yeah I was going to say something kinda similar...

StreamReader sW = new StreamReader(file);
int lineCount = sW.ReadToEnd().Split((char)13).GetUpperBound(0) + 1;

something like that should work.

On 17/04/2004 "Frans Bouma [C# MVP]" <pe******************@xs4all.nl> wrote:
Craig Bumpstead <cb******@yahoo.com.au> wrote in news:OixsJ$FJEHA.3596
@tk2msftngp13.phx.gbl:
Hi,

I was wondering the best and fastest way to determine how many lines are
in a log file.

At the moment I am simply doing a StreamReader.ReadLine and incrementing
a counter until I reach the end. Is there a better way??


If you define a line a string of characters ended with a
Environment.NewLine, you can thus load the file into a buffer and count the
amounts of Environment.NewLine characters (+1 if the last character in the
file isn't an Environment.NewLine.)

FB

Nov 16 '05 #4
Wow, I definitely would not use that method. Looks pretty to say the least, but
creates a very large amount of extra baggage. ReadToEnd() creates one huge
string. Split repackages that data into a string for every single line. Big
memory
waste at this point. Since Split will return a string array with even the last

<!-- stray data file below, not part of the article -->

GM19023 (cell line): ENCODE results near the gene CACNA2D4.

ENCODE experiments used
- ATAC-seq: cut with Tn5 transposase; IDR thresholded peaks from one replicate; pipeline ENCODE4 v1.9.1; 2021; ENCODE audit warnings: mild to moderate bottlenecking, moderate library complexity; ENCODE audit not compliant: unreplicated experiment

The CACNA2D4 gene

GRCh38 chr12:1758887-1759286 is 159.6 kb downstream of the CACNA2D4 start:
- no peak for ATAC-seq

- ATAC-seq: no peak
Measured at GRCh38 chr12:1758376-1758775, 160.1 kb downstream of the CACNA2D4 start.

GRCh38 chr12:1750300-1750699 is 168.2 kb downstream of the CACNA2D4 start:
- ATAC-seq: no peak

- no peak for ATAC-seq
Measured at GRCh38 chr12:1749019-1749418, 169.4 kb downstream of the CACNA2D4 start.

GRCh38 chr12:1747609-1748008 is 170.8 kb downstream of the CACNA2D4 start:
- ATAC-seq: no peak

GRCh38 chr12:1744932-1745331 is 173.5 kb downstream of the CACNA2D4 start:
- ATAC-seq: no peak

line you
should just need a Length call.

Here is a more performant version for large files that uses a sharing
FileStream.
I've also included an updated version of the ReadToEnd method. You can easily
add some timing code in and create a rather large file that demonstrates the
first
method being faster and more memory efficient.

using System;
using System.IO;

public class LineCount {
private static byte[] lineBuffer = new byte[4196]; // 4K
private static void Main(string[] args) {
int lines = 0;
using(FileStream fs = new FileStream(args[0], FileMode.Open,
FileAccess.Read, FileShare.Read, lineBuffer.Length)) {
int bufferRead = 0;
while( (bufferRead = fs.Read(lineBuffer, 0, lineBuffer.Length)) >
0 ) {
for(int i = 0; i < bufferRead; i++) {
if ( lineBuffer[i] == 0xD ) {
lines++;
}
}
}
fs.Close();
}
lines++;
Console.WriteLine(lines);

StreamReader sw = new StreamReader(args[0]);
lines = sw.ReadToEnd().Split((char)13).Length;
Console.WriteLine(lines);
}
}

--
Justin Rogers
DigiTec Web Consultants, LLC.
Blog: http://weblogs.asp.net/justin_rogers

"Scatropolis" <ch*****@frayed.net> wrote in message
news:OP**************@tk2msftngp13.phx.gbl...
yeah I was going to say something kinda similar...